God Makes the Rivers to Flow[17] is an anthology of writings from the sacred literature of the world, selected by Easwaran as useful for meditation. A larger (and earlier) version of Timeless Wisdom, it contains dozens of passages from diverse traditions, and identifies passages for particular stages in life, such as caregiving, families with small children, death and dying, grief and loss, and for building positive qualities such as patience, courage, devotion to God, and putting others first. Words to Live By[18] is a set of daily readings with Easwaran's commentary on applying the reading to daily life.

The Bhagavad Gita for Daily Living

The three volumes of the Bhagavad Gita for Daily Living are conceived as handbooks for applying the teachings of the Bhagavad Gita to lives today. End of Sorrow[19] concentrates on the individual – how one can discover one's innermost nature, and transform one's life through self-realization, selfless service, and meditation. Like a Thousand Suns[20] addresses relationships – how one can heal divisions in society, within one's relationships, and within oneself, and realize the unity governing all creation. To Love is To Know Me[21] gives a global view, describing what individual readers can do to make a difference in the world today, and ends with a description of bhakti yoga, the path of devotion.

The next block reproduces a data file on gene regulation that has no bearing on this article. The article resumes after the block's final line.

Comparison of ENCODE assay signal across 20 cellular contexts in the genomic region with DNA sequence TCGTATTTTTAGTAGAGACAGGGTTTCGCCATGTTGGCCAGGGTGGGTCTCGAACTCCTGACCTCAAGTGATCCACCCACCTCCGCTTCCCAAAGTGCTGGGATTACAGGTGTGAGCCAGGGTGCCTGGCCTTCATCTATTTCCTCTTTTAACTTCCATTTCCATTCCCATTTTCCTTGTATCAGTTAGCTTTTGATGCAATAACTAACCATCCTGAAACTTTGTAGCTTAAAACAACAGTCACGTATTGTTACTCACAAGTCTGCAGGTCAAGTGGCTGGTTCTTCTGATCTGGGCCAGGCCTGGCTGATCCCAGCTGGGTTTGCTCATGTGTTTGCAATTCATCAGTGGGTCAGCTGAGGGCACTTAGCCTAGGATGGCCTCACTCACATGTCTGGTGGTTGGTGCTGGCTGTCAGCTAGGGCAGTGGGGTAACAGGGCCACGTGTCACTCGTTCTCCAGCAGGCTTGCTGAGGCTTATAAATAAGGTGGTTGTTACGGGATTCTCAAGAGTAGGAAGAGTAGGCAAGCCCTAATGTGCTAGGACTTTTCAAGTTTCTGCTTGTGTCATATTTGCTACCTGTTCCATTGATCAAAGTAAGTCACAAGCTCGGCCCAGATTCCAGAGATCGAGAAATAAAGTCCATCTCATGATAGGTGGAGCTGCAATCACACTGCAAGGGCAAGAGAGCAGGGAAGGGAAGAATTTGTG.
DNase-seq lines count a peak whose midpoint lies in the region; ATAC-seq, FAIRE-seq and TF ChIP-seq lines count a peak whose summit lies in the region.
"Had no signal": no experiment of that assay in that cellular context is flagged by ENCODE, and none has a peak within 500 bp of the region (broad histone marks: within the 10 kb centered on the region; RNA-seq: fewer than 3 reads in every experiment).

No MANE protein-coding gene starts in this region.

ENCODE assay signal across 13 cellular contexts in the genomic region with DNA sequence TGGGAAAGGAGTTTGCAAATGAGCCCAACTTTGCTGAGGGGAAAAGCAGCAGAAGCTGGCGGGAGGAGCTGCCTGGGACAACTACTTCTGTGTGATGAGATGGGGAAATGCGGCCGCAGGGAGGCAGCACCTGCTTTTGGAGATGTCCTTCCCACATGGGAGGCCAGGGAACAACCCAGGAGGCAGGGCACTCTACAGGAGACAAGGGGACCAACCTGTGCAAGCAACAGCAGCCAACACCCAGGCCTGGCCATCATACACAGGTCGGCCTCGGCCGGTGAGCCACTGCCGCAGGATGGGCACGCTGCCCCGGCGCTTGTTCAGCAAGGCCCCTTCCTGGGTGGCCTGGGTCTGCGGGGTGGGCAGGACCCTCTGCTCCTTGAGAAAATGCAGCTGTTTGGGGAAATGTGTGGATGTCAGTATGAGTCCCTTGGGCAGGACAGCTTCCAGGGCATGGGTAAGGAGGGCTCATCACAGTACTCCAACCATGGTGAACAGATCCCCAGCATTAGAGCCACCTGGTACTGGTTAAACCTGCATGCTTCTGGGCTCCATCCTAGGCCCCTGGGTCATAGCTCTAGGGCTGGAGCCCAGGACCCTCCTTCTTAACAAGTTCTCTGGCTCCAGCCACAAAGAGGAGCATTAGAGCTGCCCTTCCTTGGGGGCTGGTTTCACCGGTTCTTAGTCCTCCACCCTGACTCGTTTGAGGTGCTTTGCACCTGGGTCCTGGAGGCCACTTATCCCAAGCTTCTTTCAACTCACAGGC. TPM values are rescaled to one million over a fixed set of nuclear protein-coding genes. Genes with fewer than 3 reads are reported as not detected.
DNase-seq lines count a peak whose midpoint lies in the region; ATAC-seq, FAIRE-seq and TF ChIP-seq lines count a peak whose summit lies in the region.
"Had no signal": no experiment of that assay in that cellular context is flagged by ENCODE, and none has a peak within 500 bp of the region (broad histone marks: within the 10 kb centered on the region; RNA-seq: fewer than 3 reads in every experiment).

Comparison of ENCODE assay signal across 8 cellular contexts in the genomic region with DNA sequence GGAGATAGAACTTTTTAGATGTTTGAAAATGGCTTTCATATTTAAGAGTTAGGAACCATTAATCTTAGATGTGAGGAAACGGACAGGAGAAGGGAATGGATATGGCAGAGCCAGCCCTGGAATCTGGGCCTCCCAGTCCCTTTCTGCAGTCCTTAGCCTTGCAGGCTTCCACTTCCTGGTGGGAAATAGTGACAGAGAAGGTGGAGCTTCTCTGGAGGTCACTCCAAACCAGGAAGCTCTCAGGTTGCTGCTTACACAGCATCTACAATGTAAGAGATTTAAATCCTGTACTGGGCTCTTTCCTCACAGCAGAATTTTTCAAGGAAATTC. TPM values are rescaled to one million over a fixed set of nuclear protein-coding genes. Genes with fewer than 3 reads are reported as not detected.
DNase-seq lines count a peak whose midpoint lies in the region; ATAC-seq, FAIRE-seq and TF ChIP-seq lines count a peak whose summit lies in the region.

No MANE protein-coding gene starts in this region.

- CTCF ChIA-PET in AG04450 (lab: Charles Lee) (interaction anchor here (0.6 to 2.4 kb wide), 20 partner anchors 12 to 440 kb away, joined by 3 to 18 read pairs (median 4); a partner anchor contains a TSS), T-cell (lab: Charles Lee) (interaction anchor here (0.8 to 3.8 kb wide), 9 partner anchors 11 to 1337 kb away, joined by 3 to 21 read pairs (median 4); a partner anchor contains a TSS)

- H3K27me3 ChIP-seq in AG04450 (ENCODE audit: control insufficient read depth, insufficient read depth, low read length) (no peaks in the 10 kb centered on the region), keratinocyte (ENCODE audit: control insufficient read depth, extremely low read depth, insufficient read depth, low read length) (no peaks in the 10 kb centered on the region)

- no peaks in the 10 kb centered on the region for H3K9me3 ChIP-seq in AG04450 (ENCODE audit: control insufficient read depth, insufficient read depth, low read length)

Spiritual biographies

Gandhi the Man[22] traces how Mohandas Gandhi transformed himself into one of the world's great spiritual leaders.

Nonviolent Soldier of Islam is the life story of Khan Abdul Ghaffar Khan, a Pathan (or Pushtun) of Afghanistan and a devout Muslim, who raised the first nonviolent army in history to free his people from British imperial rule. This book was favorably discussed in The New Yorker.[8] The book also inspired[23] filmmaker and writer T.C. McLuhan, daughter of Canadian media theorist Marshall McLuhan, to make the film The Frontier Gandhi: Badshah Khan, a Torch for Peace, which won the 2009 Black Pearl Award for Best Documentary Film.[24]

Commentaries on Christian literature

Love Never Faileth is a commentary on the writings of St Francis, St Paul, St Augustine, and Mother Teresa, Original Goodness is a commentary on the Beatitudes, and Seeing with the Eyes of Love is a commentary on The Imitation of Christ.

Newspapers and other periodicals

In the 1980s and 1990s, Easwaran published a variety of commentaries on public events in prominent periodicals, especially the Christian Science Monitor,[25][26][27][28][29][30][31][32][33][34] and also in the New York Times,[35] elsewhere in the US,[36] and internationally.[35] He also wrote numerous commentaries that appeared in the Little Lamp (1961–1995), and in Blue Mountain (1990–present), quarterly journals published by the meditation center that he founded.[37] In the 1960s, Easwaran published articles in other spiritual journals, such as the Mountain Path, published by Sri Ramana Maharshi's ashram.[38][39] Before coming to the US in 1959, Easwaran contributed short stories and other writings to literary anthologies,[40] and to magazines such as the The Illustrated Weekly of India.[41]